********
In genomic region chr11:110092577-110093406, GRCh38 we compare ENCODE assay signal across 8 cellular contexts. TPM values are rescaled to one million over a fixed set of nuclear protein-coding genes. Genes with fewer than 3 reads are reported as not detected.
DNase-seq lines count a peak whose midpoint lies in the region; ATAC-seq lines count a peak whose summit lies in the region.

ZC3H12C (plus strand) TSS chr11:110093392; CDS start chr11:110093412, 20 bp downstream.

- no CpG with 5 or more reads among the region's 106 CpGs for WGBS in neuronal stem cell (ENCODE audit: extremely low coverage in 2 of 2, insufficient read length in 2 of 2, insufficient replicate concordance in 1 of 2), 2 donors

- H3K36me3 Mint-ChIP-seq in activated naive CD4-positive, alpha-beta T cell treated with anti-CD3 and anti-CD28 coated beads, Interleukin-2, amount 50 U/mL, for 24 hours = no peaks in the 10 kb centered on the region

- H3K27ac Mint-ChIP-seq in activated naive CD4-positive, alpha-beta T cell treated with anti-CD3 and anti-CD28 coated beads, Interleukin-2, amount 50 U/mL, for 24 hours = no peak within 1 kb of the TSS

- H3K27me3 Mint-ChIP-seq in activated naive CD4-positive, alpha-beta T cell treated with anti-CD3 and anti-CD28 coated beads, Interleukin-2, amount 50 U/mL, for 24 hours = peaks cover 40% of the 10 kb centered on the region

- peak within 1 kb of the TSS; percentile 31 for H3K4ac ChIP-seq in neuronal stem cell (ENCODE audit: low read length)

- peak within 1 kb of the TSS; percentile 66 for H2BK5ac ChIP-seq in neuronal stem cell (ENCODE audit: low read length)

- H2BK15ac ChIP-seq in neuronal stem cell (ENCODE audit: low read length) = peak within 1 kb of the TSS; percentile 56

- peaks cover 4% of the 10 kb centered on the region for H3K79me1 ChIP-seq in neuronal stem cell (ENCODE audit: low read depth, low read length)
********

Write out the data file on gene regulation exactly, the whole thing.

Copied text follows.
In genomic region chr11:110092577-110093406, GRCh38 we compare ENCODE assay signal across 8 cellular contexts. TPM values are rescaled to one million over a fixed set of nuclear protein-coding genes. Genes with fewer than 3 reads are reported as not detected.
DNase-seq lines count a peak whose midpoint lies in the region; ATAC-seq lines count a peak whose summit lies in the region.

ZC3H12C (plus strand) TSS chr11:110093392; CDS start chr11:110093412, 20 bp downstream.

- no CpG with 5 or more reads among the region's 106 CpGs for WGBS in neuronal stem cell (ENCODE audit: extremely low coverage in 2 of 2, insufficient read length in 2 of 2, insufficient replicate concordance in 1 of 2), 2 donors

- H3K36me3 Mint-ChIP-seq in activated naive CD4-positive, alpha-beta T cell treated with anti-CD3 and anti-CD28 coated beads, Interleukin-2, amount 50 U/mL, for 24 hours = no peaks in the 10 kb centered on the region

- H3K27ac Mint-ChIP-seq in activated naive CD4-positive, alpha-beta T cell treated with anti-CD3 and anti-CD28 coated beads, Interleukin-2, amount 50 U/mL, for 24 hours = no peak within 1 kb of the TSS

- H3K27me3 Mint-ChIP-seq in activated naive CD4-positive, alpha-beta T cell treated with anti-CD3 and anti-CD28 coated beads, Interleukin-2, amount 50 U/mL, for 24 hours = peaks cover 40% of the 10 kb centered on the region

- peak within 1 kb of the TSS; percentile 31 for H3K4ac ChIP-seq in neuronal stem cell (ENCODE audit: low read length)

- peak within 1 kb of the TSS; percentile 66 for H2BK5ac ChIP-seq in neuronal stem cell (ENCODE audit: low read length)

- H2BK15ac ChIP-seq in neuronal stem cell (ENCODE audit: low read length) = peak within 1 kb of the TSS; percentile 56

- peaks cover 4% of the 10 kb centered on the region for H3K79me1 ChIP-seq in neuronal stem cell (ENCODE audit: low read depth, low read length)